For the 6th month in a row, existing home sales have dropped, says the National Association of Realtors, as reported by CNBC.
- U.S. home sales fell in September by the most in over two years as the housing market continued to struggle despite strength across the broader economy.
- The National Association of Realtors ™ (NAR) said on Friday that existing home sales dropped 3.4 percent to a seasonally adjusted annual rate of 5.15 million units last month.
Among the factors cited were rising interest rates.
The median house price increased 4.2 percent from one year ago to $258,100 in September.
So why are manufactured homes still struggling to achieve 100,000 new home shipments a year? Even adding in the cost of a home site, in the data summarized in the linked report below, reveals what should be a roaring manufactured housing market.
For more on the question of why sales are so low, see the related reports, linked further below. But next up, are the official HUD and U.S. Census Bureau residential construction data.
HUD AND CENSUS BUREAU REPORT RESIDENTIAL CONSTRUCTION ACTIVITY IN SEPTEMBER 2018
WASHINGTON – The U.S. Department of Housing and Urban Development (HUD) and the U.S. Census Bureau jointly announced the following new residential construction statistics for September 2018.
Building Permits: Privately owned housing units authorized by building permits in September were at a seasonally adjusted annual rate of 1,241,000. This is 0.6 percent (±1.2 percent)* below the revised August rate of 1,249,000, and is 1.0 percent (±1.2 percent)* below the September 2017 rate of 1,254,000. Single-family authorizations in September were at a rate of 851,000; this is 2.9 percent (±1.2 percent) above the revised August figure of 827,000. Authorizations of units in buildings with five units or more were at a rate of 351,000 in September.
Housing Starts: Privately owned housing starts in September were at a seasonally adjusted annual rate of 1,201,000. This is 5.3 percent (±11.3 percent)* below the revised August estimate of 1,268,000, but is 3.7 percent (±12.1 percent)* above the September 2017 rate of 1,158,000. Single-family housing starts in September were at a rate of 871,000; this is 0.9 percent (±8.9 percent)* below the revised August figure of 879,000. The September rate for units in buildings with five units or more was 324,000.
Housing Completions: Privately owned housing completions in September were at a seasonally adjusted annual rate of 1,162,000. This is 4.1 percent (±11.3 percent)* below the revised August estimate of 1,212,000 but is 7.0 percent (±12.9 percent)* above the September 2017 rate of 1,086,000. Single-family housing completions in September were at a rate of 844,000; this is 8.7 percent (±8.4 percent) below the revised August rate of 924,000. The September rate for units in buildings with five units or more was 312,000.
The October report is scheduled for release on November 20, 2018.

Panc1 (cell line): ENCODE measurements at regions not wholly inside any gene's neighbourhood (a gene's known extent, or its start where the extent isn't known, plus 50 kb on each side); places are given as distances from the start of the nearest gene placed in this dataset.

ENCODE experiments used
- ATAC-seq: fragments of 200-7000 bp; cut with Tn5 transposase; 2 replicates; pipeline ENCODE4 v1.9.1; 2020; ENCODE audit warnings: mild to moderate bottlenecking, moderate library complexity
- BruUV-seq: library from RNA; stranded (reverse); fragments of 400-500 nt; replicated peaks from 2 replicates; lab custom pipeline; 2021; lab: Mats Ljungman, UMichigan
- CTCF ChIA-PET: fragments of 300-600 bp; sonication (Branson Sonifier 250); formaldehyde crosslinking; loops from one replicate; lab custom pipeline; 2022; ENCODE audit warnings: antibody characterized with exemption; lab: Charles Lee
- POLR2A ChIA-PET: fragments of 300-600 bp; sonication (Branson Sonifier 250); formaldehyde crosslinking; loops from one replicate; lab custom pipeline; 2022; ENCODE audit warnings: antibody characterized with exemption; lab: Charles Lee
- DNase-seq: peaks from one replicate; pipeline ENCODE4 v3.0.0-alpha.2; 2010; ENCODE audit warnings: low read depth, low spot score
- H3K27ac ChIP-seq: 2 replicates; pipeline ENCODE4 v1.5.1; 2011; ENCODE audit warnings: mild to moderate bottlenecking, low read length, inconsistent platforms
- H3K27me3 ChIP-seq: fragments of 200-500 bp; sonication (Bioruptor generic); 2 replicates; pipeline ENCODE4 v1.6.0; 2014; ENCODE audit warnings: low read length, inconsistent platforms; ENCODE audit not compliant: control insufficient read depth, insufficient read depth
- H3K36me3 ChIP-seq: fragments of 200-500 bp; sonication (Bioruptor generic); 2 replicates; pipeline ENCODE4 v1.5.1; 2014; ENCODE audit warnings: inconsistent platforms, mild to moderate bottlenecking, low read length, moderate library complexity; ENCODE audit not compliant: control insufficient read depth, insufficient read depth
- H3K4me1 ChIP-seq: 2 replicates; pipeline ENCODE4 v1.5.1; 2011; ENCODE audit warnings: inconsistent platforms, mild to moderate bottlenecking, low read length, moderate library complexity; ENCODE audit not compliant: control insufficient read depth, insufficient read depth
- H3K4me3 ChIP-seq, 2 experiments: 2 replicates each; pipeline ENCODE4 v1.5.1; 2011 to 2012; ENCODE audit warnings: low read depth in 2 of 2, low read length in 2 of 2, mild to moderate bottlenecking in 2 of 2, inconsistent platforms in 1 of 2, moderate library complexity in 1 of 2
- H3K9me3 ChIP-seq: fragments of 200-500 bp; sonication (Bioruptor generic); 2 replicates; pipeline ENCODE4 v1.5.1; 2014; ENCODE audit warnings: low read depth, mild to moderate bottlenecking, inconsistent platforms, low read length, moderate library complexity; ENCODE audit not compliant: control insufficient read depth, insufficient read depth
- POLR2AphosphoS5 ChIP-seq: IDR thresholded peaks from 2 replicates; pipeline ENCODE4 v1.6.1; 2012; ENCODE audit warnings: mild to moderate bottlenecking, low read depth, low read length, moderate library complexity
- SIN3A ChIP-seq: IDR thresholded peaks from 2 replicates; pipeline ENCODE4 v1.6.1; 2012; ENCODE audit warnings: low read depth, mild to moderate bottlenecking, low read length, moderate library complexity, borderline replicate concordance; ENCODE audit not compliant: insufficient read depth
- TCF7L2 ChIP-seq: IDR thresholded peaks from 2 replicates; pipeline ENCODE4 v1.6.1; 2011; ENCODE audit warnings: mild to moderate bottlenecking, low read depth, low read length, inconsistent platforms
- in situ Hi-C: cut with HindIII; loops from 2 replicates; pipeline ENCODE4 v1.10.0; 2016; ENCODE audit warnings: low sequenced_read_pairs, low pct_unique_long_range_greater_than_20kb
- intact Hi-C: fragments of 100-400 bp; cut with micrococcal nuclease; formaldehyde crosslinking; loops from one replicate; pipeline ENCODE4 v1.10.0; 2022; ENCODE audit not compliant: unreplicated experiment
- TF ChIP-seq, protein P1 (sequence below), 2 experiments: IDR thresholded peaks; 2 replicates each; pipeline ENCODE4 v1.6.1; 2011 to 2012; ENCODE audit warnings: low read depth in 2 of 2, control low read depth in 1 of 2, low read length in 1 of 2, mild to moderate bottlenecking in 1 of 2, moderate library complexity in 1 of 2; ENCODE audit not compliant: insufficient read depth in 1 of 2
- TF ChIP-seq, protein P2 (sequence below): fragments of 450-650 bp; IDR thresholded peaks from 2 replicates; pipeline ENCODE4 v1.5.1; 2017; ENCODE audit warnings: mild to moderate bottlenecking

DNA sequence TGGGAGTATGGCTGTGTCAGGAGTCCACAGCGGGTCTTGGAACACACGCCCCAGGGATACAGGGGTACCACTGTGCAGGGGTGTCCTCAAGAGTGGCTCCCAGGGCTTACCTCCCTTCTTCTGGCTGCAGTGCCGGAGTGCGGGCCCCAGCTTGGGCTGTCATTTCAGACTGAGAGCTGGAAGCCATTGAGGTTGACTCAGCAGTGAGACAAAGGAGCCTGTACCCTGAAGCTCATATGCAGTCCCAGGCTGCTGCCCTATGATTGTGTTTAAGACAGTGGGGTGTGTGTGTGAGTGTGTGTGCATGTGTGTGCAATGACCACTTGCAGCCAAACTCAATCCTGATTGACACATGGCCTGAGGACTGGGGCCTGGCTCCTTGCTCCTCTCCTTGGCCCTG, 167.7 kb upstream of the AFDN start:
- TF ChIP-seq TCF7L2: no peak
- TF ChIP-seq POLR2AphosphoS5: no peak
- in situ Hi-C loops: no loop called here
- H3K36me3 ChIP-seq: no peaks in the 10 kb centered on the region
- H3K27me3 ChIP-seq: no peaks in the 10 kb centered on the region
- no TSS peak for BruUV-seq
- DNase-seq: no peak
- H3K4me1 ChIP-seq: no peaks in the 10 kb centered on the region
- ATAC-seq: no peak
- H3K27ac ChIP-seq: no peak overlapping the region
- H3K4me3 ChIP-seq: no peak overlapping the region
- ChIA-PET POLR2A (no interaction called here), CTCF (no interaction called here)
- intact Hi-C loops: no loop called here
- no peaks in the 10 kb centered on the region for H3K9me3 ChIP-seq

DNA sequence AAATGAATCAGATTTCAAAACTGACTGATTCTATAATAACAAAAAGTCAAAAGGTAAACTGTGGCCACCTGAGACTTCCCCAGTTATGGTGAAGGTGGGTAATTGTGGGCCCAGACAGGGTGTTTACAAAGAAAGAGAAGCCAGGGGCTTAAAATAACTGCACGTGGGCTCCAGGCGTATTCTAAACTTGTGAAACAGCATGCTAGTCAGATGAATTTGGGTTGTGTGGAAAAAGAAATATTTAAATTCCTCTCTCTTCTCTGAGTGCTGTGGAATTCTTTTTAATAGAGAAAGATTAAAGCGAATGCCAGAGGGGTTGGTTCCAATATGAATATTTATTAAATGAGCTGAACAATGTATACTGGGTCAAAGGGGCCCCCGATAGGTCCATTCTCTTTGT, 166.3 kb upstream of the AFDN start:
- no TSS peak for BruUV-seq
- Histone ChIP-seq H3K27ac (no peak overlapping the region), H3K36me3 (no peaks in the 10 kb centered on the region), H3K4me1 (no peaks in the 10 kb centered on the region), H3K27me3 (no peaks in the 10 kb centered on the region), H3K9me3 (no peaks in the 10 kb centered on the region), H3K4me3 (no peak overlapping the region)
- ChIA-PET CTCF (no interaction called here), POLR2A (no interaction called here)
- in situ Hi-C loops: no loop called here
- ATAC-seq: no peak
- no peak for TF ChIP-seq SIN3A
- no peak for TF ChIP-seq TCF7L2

In interpreting changes in the statistics in this release, note that month-to-month changes in seasonally adjusted statistics often show movements which may be irregular. It may take three months to establish an underlying trend for building permit authorizations, six months for total starts, and six months for total completions. The statistics in this release are estimated from sample surveys and are subject to sampling variability as well as nonsampling error including bias and variance from response, nonreporting, and undercoverage. Estimated relative standard errors of the most recent data are shown in the tables. Whenever a statement such as “2.5 percent (±3.2 percent) above” appears in the text, this indicates the range (-0.7 to +5.7 percent) in which the actual percentage change is likely to have occurred. All ranges given for percentage changes are 90 percent confidence intervals and account only for sampling variability. If a range does not contain zero, the change is statistically significant. If it does contain zero, the change is not statistically significant; that is, it is uncertain whether there was an increase or decrease. The same policies apply to the confidence intervals for percentage changes shown in the tables. On average, the preliminary seasonally adjusted estimates of total building permits, housing starts and housing completions are revised 3 percent or less.
* The 90 percent confidence interval includes zero. In such cases, there is insufficient statistical evidence to conclude that the actual change is different from zero.
There are a range of factors that ought to be pointing to far higher sales by manufactured housing firms. See the related reports, further below. That’s “News through the lens of manufactured homes, and factory-built housing,” © where “We Provide, You Decide.” © ## (News, analysis, and commentary.)
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